ABC’s What Would You Do? Tests Viewers’ Reactions To Reparative Therapy

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Friday night’s episode of What Would You Do, ABC’s version of Candid Camera with a side of Ethics 101, posed a question to both diners in a restaurant and viewers at home: If you saw a teenager being unwillingly coerced into reparative therapy, would you step in?The show’s producers hired actors to play a gay teen and a religious counselor promising to help him “pray away the gay,”  and had them act out a scenario in a Stacks Pancake House in Paramus, NJ.  Cameras then captured the various responses from diners.

Watch the entire episode here.

It’s not the first time the show has addressed gay issues. In previous scenarios, a gay couple was asked to leave a restaurant by a bigot waiter, a father verbally attacked his gay son and a queer teens was bullying by other kids.

What Would You Do  has shown everyday (presumably straight) people stepping in when gays and lesbians are being discriminated against, and for that its producers should be commended. And the premise of seeing how people react to such situations is an interesting one.

But we’re troubled by the show asking viewers how they feel about reparative therapy. A poll on the WWYD website asks if  you would “intervene if you saw a gay teen being pressured into reparative therapy meant to change his sexual orientation.”

The possible responses are:

a. Yes, there’s nothing wrong with being gay.

b. No, I think such counseling is a good idea.

c. No, it’s none of my business.

Thankfully, the vast majority of voters chose “a,” but we don’t appreciate having our health, safety and well-being being decided on on by random uninformed members of the public. It’s bad enough when it happens in the voting booth.

The bottom line is reparative therapy isn’t an ethical issue—it’s a scientific one. And objective scientific data has proven it’s about as legitimate a treatment as ground rhino horn.

Photos: ABC, Truth Wins Out

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  • Mischiefwolf

    I must disagree with this statement:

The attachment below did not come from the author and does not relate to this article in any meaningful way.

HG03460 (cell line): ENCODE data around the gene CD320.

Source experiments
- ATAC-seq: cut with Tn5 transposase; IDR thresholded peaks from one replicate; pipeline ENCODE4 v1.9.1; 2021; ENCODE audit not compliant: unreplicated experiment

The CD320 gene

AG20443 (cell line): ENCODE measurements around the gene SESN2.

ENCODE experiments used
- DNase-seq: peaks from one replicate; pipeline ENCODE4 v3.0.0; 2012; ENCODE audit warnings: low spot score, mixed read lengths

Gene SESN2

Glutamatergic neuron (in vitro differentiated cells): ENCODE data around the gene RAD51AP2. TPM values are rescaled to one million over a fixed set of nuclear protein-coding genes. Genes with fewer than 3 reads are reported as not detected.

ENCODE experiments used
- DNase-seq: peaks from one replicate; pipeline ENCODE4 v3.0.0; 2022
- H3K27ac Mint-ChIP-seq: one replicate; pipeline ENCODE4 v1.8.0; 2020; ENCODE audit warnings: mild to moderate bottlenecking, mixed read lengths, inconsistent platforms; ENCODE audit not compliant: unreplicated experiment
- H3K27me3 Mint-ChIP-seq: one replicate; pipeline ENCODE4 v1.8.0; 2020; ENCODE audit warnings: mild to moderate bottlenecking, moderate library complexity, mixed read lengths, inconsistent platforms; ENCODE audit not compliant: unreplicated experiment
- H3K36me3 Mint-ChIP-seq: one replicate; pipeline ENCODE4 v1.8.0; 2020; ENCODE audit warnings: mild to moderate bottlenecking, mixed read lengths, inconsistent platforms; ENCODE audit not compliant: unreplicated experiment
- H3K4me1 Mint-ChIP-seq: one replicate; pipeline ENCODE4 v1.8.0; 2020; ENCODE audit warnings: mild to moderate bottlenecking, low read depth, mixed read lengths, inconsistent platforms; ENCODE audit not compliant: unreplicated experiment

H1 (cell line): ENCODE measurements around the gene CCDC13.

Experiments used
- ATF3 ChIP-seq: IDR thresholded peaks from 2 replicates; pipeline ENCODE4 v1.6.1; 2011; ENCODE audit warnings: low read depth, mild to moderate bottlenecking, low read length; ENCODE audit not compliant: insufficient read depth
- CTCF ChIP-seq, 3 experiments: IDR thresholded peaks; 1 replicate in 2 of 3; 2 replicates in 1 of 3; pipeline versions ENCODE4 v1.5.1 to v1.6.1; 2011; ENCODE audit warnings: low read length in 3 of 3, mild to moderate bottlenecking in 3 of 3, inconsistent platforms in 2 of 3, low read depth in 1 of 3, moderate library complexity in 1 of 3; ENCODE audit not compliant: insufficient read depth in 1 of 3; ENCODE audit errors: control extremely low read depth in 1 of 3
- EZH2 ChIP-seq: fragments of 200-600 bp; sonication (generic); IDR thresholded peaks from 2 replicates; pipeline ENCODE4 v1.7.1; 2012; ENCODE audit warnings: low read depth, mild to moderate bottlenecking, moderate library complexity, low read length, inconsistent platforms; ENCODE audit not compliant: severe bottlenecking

“The bottom line is reparative therapy isn’t an ethical issue . . .”

    Reparative therapy is an ethical issue. One of the reasons that both APAs have come out against it is that it violates the ethical code for psychologists and psychiatrists. In the case of psychologists and counselors bound by the APA code of ethics* reparative therapy violates all five principles. In the case of psychiatrists, who are bound by the AMA code** reparative therapy violates principles I, V, and VIII. An argument could be made that such “therapies” also violate principle II.


  • The Real Mike in Asheville

    Mischiefwolf is right, the practice of reparative therapy is ALL about ethics!

    Whether any condition and medical treatment is sound, certainly, are matters of science, testing and evaluating. The only way to determine effectiveness is to pursue a scientific review.

    However, once the scientific review is completed, it becomes a matter of the ethical practice of medicine, to follow the guidelines of the approved treatments.

    Certainly, continued testing and refinement are necessary; if not, both APAs would not have evolved their listings of homosexuality (and bi and trans) as mental defects.

    In the case of reparative therapy though, not only are those who use reparative therapy breaking the codes of ethics regarding treatment, they are also dismissing both APAs findings that homosexuality is not a mental defect. Twice they ignore the professional understanding of sexuality and the ethical practice of medicine.

    Ethics is about doing the right thing; torturing gay kids into denying their sexual identity is immoral and unethical.

  • hyhybt

    The use of rhino horn, at least, is merely ineffective rather than harmful (except to the rhino population, of course.)

  • Dmitriy

    Wow I’m just totally shocked that the muslims agree.

  • Caliban

    I guess these shows do have a positive effect by “modelling” people coming to the defense of gay people threatened by homophobia, but watching them makes me very very uncomfortable. (In fact I haven’t watched this one, though I’ve seen other WWYD? segments.) I can’t help but think how tense and angry I’d be as a witness to one of these psycho-dramas and how furious I’d be when I found out it was staged, basically for entertainment though with a debatable social benefit.

    I think I WOULD step in because I’ve done so in the past when it wasn’t fake, but in those instances the emotion that moved me from complacency to action was rage. I would NOT be calm, I’d be cursing like a drunken sailor and you can bet your ass I’d have a weapon in my hand (in a restaurant setting a fork, knife, or something heavy) just in case it was needed after I told the asshole to back the fuck off. IMO it’s irresponsible to inflame people’s emotions this way because you can’t predict how they’ll react.